Joseph Goldstein in his paper 'Desire, Delusion and DVDs' comments that 'wanting to want' is a disease of the present , something which goes against the Buddhist way of life. The driving force behind consumerism is greed fed by 'delusion of a separate, independently existing self'. Buddhists believe in the impermanence of things desired as well as of the one who desires. This realization of the impermanence of being might help one to overcome the desire to possess. Hence the freedom sought from addiction to food, television and consumption itself is internal. One may live in a palace and be free of desire, he points out. The practice of generosity and non-harming may be helpful in achieving this freedom.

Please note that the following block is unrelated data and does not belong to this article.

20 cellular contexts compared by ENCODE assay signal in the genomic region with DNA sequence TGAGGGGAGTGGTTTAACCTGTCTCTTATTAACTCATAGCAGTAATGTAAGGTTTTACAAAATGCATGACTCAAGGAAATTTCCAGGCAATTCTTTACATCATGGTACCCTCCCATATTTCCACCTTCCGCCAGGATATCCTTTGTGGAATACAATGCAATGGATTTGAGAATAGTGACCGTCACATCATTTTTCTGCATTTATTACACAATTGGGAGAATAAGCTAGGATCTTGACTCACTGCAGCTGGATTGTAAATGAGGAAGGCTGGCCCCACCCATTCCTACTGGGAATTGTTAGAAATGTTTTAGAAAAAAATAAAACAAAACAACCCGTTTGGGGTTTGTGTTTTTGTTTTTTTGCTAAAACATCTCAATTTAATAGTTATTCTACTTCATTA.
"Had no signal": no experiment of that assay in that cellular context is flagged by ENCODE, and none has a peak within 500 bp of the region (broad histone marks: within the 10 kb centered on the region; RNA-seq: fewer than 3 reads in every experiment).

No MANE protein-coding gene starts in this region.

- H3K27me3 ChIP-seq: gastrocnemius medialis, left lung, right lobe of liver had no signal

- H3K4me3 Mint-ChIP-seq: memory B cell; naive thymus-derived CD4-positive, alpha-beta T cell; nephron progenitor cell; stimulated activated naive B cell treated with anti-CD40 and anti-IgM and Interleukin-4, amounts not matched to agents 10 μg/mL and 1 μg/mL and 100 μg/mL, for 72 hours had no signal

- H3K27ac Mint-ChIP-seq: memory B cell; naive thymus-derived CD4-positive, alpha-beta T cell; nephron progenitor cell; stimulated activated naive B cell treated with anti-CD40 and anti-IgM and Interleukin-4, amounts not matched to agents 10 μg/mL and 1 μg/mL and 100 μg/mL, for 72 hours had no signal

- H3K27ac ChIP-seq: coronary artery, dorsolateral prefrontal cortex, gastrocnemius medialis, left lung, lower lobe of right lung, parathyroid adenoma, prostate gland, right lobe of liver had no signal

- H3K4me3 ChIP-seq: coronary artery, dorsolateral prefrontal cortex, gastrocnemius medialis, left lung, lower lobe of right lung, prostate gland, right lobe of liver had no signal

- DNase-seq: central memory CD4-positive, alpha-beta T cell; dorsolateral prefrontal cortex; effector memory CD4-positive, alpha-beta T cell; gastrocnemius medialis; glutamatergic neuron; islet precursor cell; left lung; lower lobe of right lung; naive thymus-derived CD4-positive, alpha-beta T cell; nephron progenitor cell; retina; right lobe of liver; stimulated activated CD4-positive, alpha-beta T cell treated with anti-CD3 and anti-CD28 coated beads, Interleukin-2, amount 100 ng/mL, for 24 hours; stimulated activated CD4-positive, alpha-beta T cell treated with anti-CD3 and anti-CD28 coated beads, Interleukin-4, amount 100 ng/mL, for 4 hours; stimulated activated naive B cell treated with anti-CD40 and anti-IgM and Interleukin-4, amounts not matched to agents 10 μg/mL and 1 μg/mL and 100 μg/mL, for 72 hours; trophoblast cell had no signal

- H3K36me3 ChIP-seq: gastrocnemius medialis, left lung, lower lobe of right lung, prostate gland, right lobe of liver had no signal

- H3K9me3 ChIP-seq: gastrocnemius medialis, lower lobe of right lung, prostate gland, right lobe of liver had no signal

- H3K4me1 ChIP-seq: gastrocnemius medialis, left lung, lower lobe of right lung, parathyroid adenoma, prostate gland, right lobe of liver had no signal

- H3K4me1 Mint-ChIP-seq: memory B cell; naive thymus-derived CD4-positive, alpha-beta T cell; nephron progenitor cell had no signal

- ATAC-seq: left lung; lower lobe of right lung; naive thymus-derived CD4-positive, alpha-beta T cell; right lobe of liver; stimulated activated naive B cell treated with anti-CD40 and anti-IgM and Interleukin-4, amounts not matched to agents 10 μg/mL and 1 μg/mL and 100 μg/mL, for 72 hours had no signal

Pema Chödrön in her paper 'How We Get Hooked, How We Get Unhooked' claims that attachment is something that we develop to things from a feeling of insecurity about the changing nature of the world. We feel secure in clinging to things and understanding ourselves in terms of those. Yet this understanding of ourselves is limiting and false. So what we need to give up is attachment or clinging and not the things that we are usually attached to like food, or relationships. The procedure she suggests is to recognize the clinging and then not to act on it.